School face masks confusion as minister contradicts DfE

Gibb says all secondaries are in a category where face masks are mandatory in corridors – contradicting DfE guidance

Catherine Lough

Coronavirus: Schools minister Nick Gibb has contradicted DfE guidance on face masks in schools

Schools minister Nick Gibb contradicted his own department's guidance over face masks when speaking to MPs this morning.

The minister said that "all schools" were in tier 1 of the Covid restrictions for education – which would mean that for secondaries "face coverings should be worn by adults and pupils when moving around the premises, outside of classrooms, such as in corridors and communal areas".


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In fact, according to Department for Education guidance, this mandatory masks policy only applies to secondaries in areas where the local Covid alert level is "high" or "very high".

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But most areas of England currently have a "medium" Covid alert level, where the policy on masks is left to the discretion of schools.

Schools in these areas are not on any tier for Covid education restrictions, according to the DfE. But Mr Gibb either was unaware of this, or had different information when he appeared before the Commons Education Select Committee this morning.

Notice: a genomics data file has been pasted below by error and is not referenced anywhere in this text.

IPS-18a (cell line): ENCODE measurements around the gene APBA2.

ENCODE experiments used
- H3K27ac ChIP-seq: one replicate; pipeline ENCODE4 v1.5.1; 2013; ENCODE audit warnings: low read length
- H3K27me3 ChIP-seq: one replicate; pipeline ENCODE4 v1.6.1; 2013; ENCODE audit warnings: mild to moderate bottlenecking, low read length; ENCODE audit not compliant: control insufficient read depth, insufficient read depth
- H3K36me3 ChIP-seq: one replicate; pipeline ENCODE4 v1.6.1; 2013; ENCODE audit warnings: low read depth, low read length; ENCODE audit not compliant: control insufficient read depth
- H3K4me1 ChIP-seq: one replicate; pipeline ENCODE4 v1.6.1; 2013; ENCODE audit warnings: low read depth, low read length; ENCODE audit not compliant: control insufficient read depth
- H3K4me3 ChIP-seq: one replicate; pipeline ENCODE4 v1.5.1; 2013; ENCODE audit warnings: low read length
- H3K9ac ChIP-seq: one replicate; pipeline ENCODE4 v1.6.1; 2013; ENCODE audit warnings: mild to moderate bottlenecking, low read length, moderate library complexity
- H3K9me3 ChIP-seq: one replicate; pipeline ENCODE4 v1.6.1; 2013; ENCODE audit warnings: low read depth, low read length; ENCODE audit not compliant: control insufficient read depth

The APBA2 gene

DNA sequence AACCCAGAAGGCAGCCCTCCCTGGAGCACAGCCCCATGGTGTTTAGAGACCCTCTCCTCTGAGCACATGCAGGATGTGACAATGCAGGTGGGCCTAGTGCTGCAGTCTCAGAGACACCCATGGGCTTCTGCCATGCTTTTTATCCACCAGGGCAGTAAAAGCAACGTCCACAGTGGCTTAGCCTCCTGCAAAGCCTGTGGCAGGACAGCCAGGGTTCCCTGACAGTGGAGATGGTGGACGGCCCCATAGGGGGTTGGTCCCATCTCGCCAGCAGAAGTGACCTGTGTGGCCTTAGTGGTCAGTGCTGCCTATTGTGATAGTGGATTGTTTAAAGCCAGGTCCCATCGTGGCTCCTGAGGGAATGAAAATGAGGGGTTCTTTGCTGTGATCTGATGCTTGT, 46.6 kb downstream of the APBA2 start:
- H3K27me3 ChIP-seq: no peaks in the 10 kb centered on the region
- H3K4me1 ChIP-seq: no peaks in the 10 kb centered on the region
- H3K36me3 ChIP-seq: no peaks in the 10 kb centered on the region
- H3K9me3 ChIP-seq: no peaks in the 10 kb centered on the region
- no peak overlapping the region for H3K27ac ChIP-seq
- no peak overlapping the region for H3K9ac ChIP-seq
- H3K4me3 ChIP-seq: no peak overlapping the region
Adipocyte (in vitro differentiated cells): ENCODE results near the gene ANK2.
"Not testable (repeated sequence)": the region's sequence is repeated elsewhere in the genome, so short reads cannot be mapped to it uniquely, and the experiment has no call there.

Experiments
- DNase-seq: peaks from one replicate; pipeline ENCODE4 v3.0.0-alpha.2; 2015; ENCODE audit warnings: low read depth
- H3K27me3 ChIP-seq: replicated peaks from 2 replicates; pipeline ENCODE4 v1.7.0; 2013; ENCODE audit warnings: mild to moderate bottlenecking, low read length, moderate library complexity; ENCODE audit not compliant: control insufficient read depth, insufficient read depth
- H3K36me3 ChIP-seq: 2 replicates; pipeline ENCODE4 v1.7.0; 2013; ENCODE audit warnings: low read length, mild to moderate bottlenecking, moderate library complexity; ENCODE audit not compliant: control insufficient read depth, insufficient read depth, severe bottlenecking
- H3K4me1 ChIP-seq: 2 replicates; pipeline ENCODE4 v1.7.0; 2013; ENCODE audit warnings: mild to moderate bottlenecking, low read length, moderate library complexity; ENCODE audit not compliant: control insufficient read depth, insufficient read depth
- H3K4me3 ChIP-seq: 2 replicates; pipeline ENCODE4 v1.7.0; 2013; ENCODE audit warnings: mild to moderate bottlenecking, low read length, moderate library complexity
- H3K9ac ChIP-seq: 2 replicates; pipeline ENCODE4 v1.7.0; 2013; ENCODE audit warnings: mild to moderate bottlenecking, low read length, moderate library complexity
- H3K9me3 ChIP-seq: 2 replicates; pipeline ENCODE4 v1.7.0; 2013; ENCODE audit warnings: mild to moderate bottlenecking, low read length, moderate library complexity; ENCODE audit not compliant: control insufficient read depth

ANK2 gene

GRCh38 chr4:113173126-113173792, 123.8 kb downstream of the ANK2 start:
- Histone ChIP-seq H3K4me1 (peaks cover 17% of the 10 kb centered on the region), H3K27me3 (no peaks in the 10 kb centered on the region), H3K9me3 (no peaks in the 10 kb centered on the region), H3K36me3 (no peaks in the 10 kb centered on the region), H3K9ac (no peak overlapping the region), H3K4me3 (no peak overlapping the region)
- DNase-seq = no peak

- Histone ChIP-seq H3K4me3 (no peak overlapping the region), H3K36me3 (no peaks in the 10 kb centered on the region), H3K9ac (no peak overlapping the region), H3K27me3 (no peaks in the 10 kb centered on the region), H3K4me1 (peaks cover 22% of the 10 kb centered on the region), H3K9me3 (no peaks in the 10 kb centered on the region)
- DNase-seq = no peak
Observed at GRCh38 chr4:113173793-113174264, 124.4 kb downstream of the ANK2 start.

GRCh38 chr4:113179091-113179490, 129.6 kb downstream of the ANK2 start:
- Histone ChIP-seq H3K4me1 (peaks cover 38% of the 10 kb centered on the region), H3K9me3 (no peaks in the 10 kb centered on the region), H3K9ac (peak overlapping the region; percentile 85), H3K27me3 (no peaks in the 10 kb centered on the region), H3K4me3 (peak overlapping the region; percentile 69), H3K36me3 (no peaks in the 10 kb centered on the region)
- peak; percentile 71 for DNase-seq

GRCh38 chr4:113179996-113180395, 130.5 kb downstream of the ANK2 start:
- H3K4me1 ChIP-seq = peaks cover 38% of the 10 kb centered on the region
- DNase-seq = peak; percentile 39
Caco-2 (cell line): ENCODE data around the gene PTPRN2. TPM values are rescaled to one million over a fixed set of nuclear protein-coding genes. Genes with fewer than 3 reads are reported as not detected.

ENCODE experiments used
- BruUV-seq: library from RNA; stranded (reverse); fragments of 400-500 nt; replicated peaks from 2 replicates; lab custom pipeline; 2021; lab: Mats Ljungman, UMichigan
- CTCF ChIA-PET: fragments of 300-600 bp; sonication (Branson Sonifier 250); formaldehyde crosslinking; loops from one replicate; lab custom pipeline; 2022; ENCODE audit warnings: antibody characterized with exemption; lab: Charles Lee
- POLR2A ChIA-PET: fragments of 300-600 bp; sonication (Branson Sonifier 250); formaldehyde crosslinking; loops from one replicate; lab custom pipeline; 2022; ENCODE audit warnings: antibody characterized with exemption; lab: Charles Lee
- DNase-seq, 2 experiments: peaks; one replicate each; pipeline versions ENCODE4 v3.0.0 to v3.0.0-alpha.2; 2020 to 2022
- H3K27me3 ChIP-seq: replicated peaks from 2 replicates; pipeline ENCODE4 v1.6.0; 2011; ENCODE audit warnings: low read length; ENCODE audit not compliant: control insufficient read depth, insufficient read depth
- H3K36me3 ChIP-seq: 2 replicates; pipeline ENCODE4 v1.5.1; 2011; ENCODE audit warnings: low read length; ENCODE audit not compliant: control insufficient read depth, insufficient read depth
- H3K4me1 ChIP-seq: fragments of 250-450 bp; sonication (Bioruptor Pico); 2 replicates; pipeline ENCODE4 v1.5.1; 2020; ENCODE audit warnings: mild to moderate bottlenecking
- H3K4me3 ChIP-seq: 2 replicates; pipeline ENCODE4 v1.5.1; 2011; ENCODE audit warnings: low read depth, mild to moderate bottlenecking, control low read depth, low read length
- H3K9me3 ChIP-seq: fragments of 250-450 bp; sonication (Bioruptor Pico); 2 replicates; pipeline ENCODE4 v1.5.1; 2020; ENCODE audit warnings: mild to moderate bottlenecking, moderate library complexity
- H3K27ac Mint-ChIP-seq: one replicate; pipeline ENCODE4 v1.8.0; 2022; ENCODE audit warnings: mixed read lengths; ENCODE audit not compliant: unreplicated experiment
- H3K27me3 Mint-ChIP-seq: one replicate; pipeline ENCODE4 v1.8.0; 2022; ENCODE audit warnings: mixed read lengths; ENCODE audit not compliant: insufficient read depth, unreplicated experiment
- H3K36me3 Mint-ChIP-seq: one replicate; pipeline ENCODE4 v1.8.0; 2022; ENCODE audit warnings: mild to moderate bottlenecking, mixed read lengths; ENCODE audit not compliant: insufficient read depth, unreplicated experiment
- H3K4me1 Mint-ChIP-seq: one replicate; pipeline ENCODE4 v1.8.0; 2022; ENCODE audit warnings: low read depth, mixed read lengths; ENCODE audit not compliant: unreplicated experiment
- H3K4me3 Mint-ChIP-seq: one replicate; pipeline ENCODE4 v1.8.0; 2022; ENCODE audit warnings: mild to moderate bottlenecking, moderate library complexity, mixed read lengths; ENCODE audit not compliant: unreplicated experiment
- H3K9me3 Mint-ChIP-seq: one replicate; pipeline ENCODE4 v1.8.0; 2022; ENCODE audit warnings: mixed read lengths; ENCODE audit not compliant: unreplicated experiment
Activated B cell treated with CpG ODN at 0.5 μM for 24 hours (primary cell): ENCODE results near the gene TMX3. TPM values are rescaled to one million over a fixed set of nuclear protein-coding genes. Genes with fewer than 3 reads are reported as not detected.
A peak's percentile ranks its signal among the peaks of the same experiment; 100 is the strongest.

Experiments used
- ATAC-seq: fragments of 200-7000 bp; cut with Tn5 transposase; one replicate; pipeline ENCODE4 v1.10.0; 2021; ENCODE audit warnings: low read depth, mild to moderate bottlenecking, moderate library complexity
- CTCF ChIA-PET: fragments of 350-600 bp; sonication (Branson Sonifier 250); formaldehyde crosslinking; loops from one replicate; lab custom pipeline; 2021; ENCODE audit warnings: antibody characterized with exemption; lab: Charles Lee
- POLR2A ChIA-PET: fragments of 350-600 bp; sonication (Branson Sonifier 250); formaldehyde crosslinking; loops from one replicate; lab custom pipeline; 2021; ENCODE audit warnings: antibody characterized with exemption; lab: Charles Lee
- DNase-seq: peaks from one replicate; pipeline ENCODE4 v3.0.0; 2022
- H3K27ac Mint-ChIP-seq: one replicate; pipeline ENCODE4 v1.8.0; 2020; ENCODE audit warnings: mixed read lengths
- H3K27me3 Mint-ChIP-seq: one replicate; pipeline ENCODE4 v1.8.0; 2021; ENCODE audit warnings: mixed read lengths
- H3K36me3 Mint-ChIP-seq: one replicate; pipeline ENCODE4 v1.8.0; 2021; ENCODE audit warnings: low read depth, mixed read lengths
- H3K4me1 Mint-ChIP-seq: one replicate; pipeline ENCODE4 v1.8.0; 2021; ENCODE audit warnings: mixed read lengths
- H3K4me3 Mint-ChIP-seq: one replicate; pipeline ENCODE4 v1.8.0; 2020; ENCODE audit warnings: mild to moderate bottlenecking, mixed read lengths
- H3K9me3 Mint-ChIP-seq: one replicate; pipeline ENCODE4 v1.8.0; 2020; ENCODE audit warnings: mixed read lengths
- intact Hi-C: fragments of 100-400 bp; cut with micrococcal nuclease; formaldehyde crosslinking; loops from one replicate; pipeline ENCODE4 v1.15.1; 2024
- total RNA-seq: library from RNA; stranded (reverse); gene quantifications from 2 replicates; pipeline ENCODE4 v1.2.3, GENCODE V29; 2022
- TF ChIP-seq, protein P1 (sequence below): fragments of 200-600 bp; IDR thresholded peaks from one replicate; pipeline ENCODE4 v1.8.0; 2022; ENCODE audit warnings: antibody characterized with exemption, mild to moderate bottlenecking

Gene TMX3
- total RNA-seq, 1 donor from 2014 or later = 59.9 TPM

Discussing the four tiers of Covid restrictions for schools, he told the MPs: "Tier 1 is where all schools are at the moment."

He also went on to suggest that there were no immediate plans to move schools up to tier 2 – where secondaries use pupil attendance rotas – let alone tiers 3 and 4, which involve school closures. 

"Tier 2 and the criteria for moving to a different tier will be issues such as the local infection rate," Mr Gibb said.

"It will be criteria such as the number of confirmed cases in a school, the number of staff absent in a school, all those criteria will help to inform the decision about whether to move schools to tier 2."

The minister added: "The advice at the moment is to stay in tier 1 because the CMO [chief medical officer] says the risks of children being out of school in terms of their mental wellbeing, their development, their education is higher than it is in school." 

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Catherine Lough

Catherine Lough is a reporter at Tes.

Find me on Twitter @CathImogenLough

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